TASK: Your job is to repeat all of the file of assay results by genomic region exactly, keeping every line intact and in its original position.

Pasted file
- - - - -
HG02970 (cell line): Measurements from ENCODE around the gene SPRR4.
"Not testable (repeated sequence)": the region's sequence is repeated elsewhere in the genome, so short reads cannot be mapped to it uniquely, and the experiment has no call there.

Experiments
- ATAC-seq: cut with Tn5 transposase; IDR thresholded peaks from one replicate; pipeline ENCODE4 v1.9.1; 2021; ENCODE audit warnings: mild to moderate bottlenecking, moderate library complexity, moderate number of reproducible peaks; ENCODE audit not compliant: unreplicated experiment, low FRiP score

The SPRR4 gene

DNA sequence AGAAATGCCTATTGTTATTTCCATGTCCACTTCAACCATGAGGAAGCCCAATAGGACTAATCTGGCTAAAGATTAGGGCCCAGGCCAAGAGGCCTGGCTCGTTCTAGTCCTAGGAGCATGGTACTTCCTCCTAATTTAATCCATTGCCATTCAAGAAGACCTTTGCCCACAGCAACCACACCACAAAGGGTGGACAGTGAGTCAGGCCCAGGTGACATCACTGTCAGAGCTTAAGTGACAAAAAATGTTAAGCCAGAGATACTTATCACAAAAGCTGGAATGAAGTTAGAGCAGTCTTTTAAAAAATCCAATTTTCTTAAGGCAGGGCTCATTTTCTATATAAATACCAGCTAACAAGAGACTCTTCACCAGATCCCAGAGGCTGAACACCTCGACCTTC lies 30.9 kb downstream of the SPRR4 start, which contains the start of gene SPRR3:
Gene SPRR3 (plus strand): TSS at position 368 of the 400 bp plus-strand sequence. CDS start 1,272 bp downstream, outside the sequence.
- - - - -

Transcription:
HG02970 (cell line): Measurements from ENCODE around the gene SPRR4.
"Not testable (repeated sequence)": the region's sequence is repeated elsewhere in the genome, so short reads cannot be mapped to it uniquely, and the experiment has no call there.

Experiments
- ATAC-seq: cut with Tn5 transposase; IDR thresholded peaks from one replicate; pipeline ENCODE4 v1.9.1; 2021; ENCODE audit warnings: mild to moderate bottlenecking, moderate library complexity, moderate number of reproducible peaks; ENCODE audit not compliant: unreplicated experiment, low FRiP score

The SPRR4 gene

DNA sequence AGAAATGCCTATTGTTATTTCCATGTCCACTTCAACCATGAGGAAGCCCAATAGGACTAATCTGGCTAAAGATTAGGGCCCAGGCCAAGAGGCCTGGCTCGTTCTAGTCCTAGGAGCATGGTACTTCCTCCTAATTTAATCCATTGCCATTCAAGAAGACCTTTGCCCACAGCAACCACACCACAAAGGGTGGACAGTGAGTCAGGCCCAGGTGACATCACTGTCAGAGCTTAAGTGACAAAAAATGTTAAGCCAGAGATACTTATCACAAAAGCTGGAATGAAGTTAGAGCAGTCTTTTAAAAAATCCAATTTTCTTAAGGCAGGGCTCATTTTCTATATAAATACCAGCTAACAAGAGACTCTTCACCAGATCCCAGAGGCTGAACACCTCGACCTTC lies 30.9 kb downstream of the SPRR4 start, which contains the start of gene SPRR3:
Gene SPRR3 (plus strand): TSS at position 368 of the 400 bp plus-strand sequence. CDS start 1,272 bp downstream, outside the sequence.